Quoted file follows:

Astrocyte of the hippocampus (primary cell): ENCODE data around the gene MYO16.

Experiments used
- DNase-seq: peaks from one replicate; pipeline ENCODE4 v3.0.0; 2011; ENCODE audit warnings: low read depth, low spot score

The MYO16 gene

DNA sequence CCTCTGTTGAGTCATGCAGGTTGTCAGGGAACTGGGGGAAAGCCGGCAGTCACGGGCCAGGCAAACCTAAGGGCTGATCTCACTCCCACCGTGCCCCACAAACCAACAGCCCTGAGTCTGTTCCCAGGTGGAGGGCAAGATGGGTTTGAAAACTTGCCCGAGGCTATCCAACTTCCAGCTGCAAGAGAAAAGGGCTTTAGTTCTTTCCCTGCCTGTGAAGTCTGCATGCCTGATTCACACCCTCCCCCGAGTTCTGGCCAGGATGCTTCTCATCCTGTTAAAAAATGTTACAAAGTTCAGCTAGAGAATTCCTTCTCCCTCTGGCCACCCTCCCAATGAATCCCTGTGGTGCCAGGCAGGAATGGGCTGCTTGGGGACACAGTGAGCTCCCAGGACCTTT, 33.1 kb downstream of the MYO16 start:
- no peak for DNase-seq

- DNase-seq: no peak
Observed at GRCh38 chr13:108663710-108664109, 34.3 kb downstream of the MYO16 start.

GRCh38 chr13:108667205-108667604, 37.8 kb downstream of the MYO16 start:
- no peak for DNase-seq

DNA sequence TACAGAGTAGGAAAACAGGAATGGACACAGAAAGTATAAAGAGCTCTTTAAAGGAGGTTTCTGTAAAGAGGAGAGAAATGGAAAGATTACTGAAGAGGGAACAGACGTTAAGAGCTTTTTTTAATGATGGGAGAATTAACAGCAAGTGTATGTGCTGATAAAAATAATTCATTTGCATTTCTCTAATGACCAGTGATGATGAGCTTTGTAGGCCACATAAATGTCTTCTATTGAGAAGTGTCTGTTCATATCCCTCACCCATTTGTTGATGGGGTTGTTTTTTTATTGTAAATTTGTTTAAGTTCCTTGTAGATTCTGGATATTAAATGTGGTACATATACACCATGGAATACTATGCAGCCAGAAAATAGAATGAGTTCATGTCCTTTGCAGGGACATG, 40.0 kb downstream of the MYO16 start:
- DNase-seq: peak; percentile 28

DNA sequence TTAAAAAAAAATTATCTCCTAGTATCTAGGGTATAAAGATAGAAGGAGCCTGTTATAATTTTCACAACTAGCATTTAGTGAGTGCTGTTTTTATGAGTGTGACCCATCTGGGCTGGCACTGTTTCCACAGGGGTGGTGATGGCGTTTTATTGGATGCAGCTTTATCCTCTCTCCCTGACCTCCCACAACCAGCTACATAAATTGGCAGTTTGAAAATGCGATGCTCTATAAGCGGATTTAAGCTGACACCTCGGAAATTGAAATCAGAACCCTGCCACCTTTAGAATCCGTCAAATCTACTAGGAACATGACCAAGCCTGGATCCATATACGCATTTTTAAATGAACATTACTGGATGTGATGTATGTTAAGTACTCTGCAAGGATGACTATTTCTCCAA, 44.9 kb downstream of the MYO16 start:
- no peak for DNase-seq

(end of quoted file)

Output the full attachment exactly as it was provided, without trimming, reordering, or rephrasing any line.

Astrocyte of the hippocampus (primary cell): ENCODE data around the gene MYO16.

Experiments used
- DNase-seq: peaks from one replicate; pipeline ENCODE4 v3.0.0; 2011; ENCODE audit warnings: low read depth, low spot score

The MYO16 gene

DNA sequence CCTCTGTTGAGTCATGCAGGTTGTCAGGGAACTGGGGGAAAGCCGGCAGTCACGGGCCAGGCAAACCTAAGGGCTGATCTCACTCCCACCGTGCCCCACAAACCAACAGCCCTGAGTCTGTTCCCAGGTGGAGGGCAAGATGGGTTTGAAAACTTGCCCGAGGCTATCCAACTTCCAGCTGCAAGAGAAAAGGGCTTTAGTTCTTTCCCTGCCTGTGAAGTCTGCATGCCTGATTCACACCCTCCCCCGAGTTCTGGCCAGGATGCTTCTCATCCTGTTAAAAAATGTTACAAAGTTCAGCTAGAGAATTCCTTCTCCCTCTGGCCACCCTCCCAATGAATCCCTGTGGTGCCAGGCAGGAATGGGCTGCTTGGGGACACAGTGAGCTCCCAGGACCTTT, 33.1 kb downstream of the MYO16 start:
- no peak for DNase-seq

- DNase-seq: no peak
Observed at GRCh38 chr13:108663710-108664109, 34.3 kb downstream of the MYO16 start.

GRCh38 chr13:108667205-108667604, 37.8 kb downstream of the MYO16 start:
- no peak for DNase-seq

DNA sequence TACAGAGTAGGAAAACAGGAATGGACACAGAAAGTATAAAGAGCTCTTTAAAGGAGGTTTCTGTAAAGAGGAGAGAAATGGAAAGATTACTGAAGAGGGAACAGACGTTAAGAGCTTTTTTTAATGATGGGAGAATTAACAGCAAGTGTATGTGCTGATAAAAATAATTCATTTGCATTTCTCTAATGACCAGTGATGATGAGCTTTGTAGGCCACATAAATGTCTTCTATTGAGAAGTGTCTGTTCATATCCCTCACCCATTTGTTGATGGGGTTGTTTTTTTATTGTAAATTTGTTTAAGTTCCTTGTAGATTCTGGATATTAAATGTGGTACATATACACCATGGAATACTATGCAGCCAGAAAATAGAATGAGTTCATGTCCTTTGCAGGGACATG, 40.0 kb downstream of the MYO16 start:
- DNase-seq: peak; percentile 28

DNA sequence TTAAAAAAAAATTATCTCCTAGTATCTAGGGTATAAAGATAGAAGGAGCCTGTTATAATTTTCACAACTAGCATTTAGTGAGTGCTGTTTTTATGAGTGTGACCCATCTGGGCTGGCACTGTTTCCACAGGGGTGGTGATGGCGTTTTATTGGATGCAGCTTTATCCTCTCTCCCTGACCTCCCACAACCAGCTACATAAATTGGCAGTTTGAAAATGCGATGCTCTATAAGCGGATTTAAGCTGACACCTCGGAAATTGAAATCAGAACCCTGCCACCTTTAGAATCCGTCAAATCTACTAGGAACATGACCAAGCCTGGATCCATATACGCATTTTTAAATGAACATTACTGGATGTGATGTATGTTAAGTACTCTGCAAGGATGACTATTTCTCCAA, 44.9 kb downstream of the MYO16 start:
- no peak for DNase-seq